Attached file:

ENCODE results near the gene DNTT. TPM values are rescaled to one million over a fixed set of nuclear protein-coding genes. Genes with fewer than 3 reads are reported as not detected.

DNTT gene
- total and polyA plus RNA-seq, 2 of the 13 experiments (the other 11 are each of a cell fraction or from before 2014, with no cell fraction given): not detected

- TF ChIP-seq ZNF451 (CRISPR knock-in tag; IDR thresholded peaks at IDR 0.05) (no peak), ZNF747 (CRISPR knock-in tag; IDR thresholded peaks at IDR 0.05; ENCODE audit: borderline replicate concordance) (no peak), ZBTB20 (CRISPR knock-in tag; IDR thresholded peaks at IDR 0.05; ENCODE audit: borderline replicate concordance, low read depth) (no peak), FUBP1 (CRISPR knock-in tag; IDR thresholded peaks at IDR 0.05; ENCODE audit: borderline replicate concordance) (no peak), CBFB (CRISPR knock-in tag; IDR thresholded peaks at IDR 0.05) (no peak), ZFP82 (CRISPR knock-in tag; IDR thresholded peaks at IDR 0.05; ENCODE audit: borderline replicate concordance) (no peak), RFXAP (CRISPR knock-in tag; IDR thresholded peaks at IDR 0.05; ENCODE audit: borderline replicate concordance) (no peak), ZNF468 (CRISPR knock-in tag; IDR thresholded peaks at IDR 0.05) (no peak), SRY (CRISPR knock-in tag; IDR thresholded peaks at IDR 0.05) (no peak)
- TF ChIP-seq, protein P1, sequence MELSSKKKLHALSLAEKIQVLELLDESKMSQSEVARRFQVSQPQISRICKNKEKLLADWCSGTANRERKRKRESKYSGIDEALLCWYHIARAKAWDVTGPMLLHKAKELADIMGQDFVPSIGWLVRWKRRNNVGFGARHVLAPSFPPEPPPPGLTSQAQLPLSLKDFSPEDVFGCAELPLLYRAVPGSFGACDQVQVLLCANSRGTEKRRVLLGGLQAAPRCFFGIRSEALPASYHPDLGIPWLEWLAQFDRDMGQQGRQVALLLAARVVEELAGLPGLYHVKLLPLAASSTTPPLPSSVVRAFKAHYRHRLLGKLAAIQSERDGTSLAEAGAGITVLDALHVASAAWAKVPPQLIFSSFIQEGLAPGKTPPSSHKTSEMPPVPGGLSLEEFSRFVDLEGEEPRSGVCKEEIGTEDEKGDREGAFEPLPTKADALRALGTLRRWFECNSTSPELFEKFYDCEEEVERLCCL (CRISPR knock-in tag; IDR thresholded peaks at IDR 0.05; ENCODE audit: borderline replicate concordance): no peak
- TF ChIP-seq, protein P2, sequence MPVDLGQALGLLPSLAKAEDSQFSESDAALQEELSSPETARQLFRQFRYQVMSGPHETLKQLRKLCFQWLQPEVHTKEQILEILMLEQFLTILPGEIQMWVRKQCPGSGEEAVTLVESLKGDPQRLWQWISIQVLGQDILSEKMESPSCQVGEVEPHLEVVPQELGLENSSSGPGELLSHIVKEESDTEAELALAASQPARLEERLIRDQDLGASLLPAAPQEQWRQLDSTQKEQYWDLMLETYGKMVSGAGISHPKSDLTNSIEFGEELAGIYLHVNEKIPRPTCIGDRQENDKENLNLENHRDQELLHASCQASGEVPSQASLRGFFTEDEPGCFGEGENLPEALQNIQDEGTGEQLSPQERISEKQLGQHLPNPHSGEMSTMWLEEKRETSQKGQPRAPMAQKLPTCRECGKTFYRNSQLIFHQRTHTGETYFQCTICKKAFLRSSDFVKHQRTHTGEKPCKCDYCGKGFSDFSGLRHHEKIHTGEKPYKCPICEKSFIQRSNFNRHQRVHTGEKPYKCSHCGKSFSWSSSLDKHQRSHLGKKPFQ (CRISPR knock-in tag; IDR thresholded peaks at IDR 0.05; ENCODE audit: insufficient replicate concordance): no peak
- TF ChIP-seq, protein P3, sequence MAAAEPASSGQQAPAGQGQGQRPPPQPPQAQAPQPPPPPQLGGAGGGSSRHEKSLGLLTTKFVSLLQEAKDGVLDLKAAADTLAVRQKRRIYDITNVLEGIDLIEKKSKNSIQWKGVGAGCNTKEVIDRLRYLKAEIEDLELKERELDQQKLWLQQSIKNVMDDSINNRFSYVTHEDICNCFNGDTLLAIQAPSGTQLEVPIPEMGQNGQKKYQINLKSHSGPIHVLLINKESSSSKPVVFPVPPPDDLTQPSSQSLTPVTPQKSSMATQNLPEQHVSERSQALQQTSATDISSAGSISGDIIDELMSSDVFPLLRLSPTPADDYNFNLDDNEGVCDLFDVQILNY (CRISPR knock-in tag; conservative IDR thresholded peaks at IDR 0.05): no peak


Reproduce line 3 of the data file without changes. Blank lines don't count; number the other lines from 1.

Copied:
- total and polyA plus RNA-seq, 2 of the 13 experiments (the other 11 are each of a cell fraction or from before 2014, with no cell fraction given): not detected